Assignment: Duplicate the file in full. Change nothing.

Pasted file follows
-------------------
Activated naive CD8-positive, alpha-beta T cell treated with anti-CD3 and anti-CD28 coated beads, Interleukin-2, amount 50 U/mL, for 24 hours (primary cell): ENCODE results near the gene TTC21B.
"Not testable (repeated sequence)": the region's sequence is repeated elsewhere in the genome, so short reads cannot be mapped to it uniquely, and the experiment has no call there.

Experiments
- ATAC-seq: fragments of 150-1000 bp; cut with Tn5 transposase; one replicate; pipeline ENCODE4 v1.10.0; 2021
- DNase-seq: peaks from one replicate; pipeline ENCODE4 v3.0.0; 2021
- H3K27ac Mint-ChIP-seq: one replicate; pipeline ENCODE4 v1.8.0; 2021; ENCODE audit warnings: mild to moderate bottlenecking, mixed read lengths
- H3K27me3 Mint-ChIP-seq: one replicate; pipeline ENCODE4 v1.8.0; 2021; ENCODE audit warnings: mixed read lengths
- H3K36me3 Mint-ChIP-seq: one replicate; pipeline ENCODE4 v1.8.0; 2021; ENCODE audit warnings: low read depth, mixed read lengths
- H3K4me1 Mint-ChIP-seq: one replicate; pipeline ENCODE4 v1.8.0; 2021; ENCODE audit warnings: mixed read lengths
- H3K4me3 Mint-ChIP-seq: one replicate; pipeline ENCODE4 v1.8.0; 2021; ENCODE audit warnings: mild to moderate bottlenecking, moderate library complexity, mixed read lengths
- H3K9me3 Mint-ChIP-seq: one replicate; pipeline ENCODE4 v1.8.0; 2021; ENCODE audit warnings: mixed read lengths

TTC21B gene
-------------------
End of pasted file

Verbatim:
Activated naive CD8-positive, alpha-beta T cell treated with anti-CD3 and anti-CD28 coated beads, Interleukin-2, amount 50 U/mL, for 24 hours (primary cell): ENCODE results near the gene TTC21B.
"Not testable (repeated sequence)": the region's sequence is repeated elsewhere in the genome, so short reads cannot be mapped to it uniquely, and the experiment has no call there.

Experiments
- ATAC-seq: fragments of 150-1000 bp; cut with Tn5 transposase; one replicate; pipeline ENCODE4 v1.10.0; 2021
- DNase-seq: peaks from one replicate; pipeline ENCODE4 v3.0.0; 2021
- H3K27ac Mint-ChIP-seq: one replicate; pipeline ENCODE4 v1.8.0; 2021; ENCODE audit warnings: mild to moderate bottlenecking, mixed read lengths
- H3K27me3 Mint-ChIP-seq: one replicate; pipeline ENCODE4 v1.8.0; 2021; ENCODE audit warnings: mixed read lengths
- H3K36me3 Mint-ChIP-seq: one replicate; pipeline ENCODE4 v1.8.0; 2021; ENCODE audit warnings: low read depth, mixed read lengths
- H3K4me1 Mint-ChIP-seq: one replicate; pipeline ENCODE4 v1.8.0; 2021; ENCODE audit warnings: mixed read lengths
- H3K4me3 Mint-ChIP-seq: one replicate; pipeline ENCODE4 v1.8.0; 2021; ENCODE audit warnings: mild to moderate bottlenecking, moderate library complexity, mixed read lengths
- H3K9me3 Mint-ChIP-seq: one replicate; pipeline ENCODE4 v1.8.0; 2021; ENCODE audit warnings: mixed read lengths

TTC21B gene